Though Facebook is a great tool for keeping in contact with family and friends, Facebook doesn’t do much for the historically minded user. If you really want to know what your friend from college was doing two years ago, you might have a tough time locating that information.

However, today Facebook is rolling out a new feature that should help users find more specific information on the service: Facebook graph search.

This new feature allows users to search through friends’ entire feeds for posts about a certain topic, browse likes, and even look for pictures taken on a certain date or at a specific location. The new tool shows up as a blue search bar in the top left hand corner of the Facebook home screen. Simply typing text into the box will bring up suggested results that include likes, photographs, and of course status updates that meet the criteria of your search.

Though this might sound like a good idea, Facebook graph search isn’t just for friends. Anyone can use graph search to look up data on people with whom they are not connected. This aspect has some privacy advocates concerned, as casual users probably aren’t aware that their personal information has become searchable.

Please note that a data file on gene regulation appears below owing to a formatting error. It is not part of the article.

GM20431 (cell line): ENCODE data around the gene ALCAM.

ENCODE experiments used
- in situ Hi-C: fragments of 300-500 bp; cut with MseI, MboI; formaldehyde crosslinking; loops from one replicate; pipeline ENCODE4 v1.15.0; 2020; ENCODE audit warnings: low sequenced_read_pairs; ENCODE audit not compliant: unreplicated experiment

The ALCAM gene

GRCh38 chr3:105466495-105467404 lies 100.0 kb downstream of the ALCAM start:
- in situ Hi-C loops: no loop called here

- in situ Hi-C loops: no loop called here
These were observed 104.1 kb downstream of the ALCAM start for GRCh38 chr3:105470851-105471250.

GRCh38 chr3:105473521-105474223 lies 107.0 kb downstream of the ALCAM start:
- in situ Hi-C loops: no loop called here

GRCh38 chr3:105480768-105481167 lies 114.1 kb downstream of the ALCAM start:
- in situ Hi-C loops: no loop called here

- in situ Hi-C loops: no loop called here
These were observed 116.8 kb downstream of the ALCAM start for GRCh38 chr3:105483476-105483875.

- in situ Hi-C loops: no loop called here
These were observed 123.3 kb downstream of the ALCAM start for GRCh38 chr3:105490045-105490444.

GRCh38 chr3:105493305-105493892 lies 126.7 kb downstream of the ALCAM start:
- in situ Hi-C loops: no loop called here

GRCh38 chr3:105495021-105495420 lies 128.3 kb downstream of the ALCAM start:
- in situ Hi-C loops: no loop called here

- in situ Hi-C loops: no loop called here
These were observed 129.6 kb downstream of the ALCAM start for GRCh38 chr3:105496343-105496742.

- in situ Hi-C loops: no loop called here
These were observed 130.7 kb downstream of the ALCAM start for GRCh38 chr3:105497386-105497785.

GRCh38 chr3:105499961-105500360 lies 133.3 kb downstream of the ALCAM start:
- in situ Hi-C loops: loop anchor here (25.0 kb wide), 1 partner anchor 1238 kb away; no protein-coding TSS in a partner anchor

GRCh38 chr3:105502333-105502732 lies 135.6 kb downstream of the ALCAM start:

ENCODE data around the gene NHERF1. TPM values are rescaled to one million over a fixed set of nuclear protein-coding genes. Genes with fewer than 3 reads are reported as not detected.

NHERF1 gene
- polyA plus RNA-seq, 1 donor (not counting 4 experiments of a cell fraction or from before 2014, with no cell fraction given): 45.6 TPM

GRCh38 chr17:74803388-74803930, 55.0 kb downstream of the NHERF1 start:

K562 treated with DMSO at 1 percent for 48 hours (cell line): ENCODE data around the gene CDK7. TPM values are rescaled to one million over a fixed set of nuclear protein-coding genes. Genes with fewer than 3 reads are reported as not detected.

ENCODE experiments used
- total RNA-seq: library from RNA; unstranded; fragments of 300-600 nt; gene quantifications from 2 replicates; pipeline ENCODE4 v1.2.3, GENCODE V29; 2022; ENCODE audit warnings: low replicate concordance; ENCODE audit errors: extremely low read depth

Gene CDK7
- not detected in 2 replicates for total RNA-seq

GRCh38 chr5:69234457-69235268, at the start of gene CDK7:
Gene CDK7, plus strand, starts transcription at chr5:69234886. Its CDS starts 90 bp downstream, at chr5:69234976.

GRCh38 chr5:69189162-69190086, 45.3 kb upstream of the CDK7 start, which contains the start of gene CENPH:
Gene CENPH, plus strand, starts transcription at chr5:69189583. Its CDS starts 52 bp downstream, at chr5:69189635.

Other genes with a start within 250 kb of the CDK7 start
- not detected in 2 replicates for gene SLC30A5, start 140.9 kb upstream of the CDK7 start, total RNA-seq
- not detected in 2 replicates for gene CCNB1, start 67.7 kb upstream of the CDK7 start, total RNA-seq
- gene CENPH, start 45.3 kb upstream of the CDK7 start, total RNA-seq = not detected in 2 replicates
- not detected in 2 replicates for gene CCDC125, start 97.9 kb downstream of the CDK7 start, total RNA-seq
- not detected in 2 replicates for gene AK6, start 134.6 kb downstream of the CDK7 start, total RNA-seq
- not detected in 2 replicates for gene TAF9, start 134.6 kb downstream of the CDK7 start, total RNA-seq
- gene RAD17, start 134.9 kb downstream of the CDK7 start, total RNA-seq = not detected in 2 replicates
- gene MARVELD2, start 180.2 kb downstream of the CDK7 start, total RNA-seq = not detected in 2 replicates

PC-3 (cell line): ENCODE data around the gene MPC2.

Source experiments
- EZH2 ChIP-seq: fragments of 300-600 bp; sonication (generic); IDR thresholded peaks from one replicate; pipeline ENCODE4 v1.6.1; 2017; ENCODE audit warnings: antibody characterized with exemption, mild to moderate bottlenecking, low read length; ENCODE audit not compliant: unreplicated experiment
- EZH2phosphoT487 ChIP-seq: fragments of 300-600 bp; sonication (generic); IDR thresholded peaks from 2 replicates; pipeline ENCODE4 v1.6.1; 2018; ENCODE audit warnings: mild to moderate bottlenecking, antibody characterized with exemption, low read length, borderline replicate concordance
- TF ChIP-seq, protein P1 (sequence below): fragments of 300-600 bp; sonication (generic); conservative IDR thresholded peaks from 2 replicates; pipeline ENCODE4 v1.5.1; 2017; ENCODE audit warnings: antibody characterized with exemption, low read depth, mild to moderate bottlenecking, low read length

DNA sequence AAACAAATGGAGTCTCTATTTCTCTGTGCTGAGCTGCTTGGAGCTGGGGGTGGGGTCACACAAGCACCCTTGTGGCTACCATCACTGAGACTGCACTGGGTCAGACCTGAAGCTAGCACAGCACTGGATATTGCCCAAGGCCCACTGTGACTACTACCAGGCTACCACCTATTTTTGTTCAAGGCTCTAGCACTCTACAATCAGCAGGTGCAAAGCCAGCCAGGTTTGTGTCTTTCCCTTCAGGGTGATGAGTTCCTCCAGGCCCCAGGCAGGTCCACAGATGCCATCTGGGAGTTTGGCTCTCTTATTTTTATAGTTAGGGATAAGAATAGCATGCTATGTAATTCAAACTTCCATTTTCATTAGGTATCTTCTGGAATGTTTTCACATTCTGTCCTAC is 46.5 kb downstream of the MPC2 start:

Facebook graph search allows you to search all Facebook members for people who have “liked” a certain band or author, for example. Some have worried that this could lead to an increase of Facebook spam, as users with certain public interests can now be targeted more easily, by not only big companies but single users as well.

According to ABC News, there is a way for users to opt out of graph search, but as always, users will have to seek it out in Facebook’s privacy settings menu and make sure all of their content (including pictures, links, likes, etc) are set to either “Private” or “Friends Only” so that they do not show up in Facebook graph search.

As of right now, Facebook graph search is a feature that can only be found in the browser version of Facebook, and there are no immediate plans to bring this feature to mobile platforms. However, given that the majority of Facebook users access the site at least once a day via a tablet or smartphone, it’s highly probable that the service will eventually make its way to mobile platforms.


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